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Hoffmann, R. A wiki for the life sciences where authorship matters. Nature Genetics (2008)

A novel subtype of the prostacyclin receptor expressed in the central nervous system.

By use of several prostacyclin analogs and an in vitro autoradiographic technique, we have found a novel subtype of the prostacyclin receptor, one having different binding properties compared with those of the known prostacyclin receptor in the rat brain. Isocarbacyclin, which is a potent agonist for the known prostacyclin receptor, had high affinity for the novel subtype (dissociation constant (Kd) of 7.8 nM). However, iloprost, which is usually used as a stable prostacyclin analog, showed low affinity binding (Kd = 159 nM) for the subtype. Other prostaglandins showed no or little affinity for the subtype. [3H]Isocarbacyclin binding was high in the thalamus, lateral septal nucleus, hippocampus, cerebral cortex, striatum, and dorsal cochlear nucleus. Although the nucleus of the solitary tract and the spinal trigeminal nucleus showed a high density of [3H]isocarbacyclin binding, [3H]iloprost also had high affinity in these regions, and the binding specificity was similar to that for the known prostacyclin receptor. Hemilesion studies of striatal neurons lesioned by kainate or of dopaminergic afferents lesioned by 6-hydroxydopamine revealed that the binding sites of the novel subtype exist on neuronal cells in the striatum, but not on the presynaptic terminal of afferents or on glial cells. Electrophysiological studies carried out in the CA1 region of the hippocampus revealed that prostacyclin analogs have a facilitatory effect on the excitatory transmission through the novel prostacyclin receptor. The widespread expression of the prostacyclin receptor in the central nervous system suggests that prostacyclin has important roles in neuronal activity.[1]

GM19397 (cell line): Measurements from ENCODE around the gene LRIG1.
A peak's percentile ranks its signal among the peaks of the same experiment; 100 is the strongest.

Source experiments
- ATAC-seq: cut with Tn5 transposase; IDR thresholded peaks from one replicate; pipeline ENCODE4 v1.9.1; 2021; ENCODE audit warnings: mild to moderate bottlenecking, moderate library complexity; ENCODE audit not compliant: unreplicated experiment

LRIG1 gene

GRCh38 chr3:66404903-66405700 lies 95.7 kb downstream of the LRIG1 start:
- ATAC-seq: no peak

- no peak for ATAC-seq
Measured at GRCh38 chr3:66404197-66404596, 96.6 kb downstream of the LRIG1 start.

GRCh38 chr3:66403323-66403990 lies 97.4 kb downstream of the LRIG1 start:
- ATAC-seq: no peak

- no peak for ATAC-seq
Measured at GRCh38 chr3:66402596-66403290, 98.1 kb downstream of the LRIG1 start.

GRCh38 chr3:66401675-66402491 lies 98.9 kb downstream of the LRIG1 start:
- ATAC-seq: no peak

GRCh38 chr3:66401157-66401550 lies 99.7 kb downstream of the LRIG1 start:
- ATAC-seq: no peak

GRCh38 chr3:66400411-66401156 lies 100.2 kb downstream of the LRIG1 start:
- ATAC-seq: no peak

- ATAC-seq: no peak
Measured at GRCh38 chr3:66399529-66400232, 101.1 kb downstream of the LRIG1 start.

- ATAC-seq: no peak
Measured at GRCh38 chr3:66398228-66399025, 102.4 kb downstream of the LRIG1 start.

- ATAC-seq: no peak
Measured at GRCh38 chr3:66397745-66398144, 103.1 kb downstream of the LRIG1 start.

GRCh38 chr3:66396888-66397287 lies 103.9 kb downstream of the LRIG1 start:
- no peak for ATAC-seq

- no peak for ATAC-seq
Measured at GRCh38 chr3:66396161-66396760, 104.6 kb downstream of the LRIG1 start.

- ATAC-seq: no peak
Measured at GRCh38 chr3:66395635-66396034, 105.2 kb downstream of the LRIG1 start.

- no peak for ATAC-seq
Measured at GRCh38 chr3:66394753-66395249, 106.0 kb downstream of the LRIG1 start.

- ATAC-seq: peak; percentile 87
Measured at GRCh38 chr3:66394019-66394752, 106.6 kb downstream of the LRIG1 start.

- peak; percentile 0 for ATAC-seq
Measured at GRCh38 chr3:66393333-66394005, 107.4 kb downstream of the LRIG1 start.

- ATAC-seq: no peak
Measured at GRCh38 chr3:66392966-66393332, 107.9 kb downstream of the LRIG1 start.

1. A novel subtype of the prostacyclin receptor expressed in the central nervous system. Takechi, H., Matsumura, K., Watanabe, Y., Kato, K., Noyori, R., Suzuki, M., Watanabe, Y. J. Biol. Chem. (1996) [Pubmed]
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